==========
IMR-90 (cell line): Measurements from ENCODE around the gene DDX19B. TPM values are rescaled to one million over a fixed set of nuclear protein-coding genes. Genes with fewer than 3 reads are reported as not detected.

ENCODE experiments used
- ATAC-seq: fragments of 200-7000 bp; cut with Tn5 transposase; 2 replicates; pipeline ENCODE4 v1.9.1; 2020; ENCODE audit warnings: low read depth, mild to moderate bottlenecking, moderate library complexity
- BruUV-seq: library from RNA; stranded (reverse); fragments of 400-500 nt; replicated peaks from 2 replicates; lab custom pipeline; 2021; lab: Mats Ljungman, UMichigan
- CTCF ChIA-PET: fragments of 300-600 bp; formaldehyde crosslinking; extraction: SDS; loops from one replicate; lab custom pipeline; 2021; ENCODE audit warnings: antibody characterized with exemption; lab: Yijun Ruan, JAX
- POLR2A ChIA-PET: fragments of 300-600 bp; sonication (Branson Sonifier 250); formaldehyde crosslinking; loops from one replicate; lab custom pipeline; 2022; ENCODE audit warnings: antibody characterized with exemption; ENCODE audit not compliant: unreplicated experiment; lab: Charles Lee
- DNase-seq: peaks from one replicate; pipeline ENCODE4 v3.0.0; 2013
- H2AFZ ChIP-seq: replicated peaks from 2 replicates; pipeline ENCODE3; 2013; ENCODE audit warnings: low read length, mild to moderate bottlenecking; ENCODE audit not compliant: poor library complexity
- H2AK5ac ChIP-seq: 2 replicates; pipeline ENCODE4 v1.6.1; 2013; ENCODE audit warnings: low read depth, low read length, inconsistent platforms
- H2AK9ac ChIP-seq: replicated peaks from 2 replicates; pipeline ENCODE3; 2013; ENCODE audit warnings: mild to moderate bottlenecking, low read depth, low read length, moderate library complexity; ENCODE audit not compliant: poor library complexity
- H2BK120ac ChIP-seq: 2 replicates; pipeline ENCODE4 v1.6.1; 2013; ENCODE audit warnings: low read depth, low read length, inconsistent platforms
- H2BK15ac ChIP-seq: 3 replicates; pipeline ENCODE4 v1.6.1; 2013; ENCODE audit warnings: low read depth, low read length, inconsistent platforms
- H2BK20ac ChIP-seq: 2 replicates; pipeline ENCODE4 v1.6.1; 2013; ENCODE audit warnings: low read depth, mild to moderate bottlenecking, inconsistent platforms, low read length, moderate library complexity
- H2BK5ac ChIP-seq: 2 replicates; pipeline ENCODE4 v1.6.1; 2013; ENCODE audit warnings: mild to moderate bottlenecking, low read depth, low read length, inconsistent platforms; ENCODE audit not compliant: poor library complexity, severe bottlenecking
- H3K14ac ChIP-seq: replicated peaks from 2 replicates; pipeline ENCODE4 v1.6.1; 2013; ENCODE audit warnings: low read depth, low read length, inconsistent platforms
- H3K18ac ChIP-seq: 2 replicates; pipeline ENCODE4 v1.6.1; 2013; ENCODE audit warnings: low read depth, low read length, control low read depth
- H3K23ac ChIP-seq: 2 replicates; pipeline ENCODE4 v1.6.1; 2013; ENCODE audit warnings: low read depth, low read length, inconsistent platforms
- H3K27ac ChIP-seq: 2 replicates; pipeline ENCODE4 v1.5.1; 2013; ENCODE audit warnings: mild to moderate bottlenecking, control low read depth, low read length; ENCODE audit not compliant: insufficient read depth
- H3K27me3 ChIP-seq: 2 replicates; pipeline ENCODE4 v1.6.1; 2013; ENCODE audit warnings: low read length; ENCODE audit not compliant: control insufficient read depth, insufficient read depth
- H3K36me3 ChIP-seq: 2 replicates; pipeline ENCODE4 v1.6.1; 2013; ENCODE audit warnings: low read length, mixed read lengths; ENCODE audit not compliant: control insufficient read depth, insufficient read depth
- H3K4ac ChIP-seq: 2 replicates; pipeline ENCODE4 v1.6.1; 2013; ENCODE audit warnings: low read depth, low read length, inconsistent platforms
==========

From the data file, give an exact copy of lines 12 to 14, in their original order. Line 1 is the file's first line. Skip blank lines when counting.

- H2BK15ac ChIP-seq: 3 replicates; pipeline ENCODE4 v1.6.1; 2013; ENCODE audit warnings: low read depth, low read length, inconsistent platforms
- H2BK20ac ChIP-seq: 2 replicates; pipeline ENCODE4 v1.6.1; 2013; ENCODE audit warnings: low read depth, mild to moderate bottlenecking, inconsistent platforms, low read length, moderate library complexity
- H2BK5ac ChIP-seq: 2 replicates; pipeline ENCODE4 v1.6.1; 2013; ENCODE audit warnings: mild to moderate bottlenecking, low read depth, low read length, inconsistent platforms; ENCODE audit not compliant: poor library complexity, severe bottlenecking